New Orleans forms the richly atmospheric backdrop for a determined, eccentric family who found success in the steakhouse business.
University English teacher and president of two foundations named in his mother’s honor, Fertel eloquently traces his family history back to his childhood as one of two sons born to food lover Ruth and gambling aficionado Rodney, heir to a shady pawnshop business renowned for being “the biggest fences in the South.” Fertel’s parents married young in 1948 and enjoyed 11 years together before separating, Ruth leaning toward business and Rodney, after taking his son on lavish vacations to Europe, launching two outlandish New Orleans mayoral bids with separate campaign promises: one to acquire a gorilla for the zoo, the other to relocate the Blarney Stone to the Superdome. Though the narrative is a bit disjointed and lacks a cohesive ebb and flow (the generous photographs help, however), Fertel’s memoir gains momentum when he details his mother’s fascinating and resilient ascent to eventual nationwide notoriety with the 1965 purchase of the Chris Steak House brand. Her ownership of the restaurant did not get off to good start, as the flagship restaurant was located in a sketchy part of town, some bad blood with the former owner erupted and a fire forced her to relocate and rename it the “hard to forget” Ruth’s Chris Steak House. Christened “the First Lady of American restaurants,” Fertel expands further on his mother’s notoriously delectable taste in quality meats, her distinctive flare for atmosphere and her love and respect for her staff. Ruth succumbed to cancer in 2002, having sold the business three years prior—though, her son lovingly notes, she remains “one of the great restaurateurs in a city of great restaurants.” Fertel ends his memoir with a somber chapter on Hurricane Katrina’s massive devastation, which swept five feet of water into the Ruth’s Chris flagship store.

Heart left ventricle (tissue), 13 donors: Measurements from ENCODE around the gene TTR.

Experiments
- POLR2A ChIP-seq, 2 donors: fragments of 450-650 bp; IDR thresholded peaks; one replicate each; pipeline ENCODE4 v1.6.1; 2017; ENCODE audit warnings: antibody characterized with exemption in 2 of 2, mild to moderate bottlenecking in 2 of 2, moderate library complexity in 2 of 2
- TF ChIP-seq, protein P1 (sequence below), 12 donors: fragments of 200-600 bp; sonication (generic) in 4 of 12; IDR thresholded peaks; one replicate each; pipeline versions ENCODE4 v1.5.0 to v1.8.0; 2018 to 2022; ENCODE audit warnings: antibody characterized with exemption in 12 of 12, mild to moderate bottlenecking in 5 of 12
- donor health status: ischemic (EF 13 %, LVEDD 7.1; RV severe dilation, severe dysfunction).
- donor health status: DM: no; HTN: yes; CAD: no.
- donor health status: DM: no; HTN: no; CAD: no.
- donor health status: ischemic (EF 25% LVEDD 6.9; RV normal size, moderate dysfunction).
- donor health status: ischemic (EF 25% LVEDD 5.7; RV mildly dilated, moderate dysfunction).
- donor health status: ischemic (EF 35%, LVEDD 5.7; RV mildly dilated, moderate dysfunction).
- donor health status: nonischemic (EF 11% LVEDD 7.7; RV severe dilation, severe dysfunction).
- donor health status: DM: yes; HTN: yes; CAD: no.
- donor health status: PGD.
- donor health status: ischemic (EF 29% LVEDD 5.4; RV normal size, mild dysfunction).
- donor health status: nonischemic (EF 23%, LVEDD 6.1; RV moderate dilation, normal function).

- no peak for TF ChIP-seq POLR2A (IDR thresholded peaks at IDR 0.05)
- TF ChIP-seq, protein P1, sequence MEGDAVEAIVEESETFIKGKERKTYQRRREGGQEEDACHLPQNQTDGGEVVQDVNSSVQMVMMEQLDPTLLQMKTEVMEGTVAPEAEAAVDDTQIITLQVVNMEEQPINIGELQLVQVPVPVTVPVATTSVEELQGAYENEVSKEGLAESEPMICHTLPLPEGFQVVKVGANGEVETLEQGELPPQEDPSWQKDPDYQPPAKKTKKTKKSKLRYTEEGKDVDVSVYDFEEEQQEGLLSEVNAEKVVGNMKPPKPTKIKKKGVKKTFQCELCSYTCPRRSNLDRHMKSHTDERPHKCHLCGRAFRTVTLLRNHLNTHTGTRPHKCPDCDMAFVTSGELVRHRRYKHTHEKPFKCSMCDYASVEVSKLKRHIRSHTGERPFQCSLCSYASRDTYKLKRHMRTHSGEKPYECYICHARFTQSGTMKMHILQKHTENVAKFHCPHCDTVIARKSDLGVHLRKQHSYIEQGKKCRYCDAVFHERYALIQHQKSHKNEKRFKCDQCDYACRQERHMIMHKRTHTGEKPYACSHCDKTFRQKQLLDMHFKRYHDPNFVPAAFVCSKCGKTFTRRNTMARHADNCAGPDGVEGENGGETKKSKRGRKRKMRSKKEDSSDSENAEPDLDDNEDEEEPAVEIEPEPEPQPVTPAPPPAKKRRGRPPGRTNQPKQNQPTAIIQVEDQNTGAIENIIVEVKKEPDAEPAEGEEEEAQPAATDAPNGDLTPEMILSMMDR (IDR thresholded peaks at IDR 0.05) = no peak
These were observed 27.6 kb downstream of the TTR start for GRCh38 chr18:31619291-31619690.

An uneven but zesty chronicle—worth a look for food historians.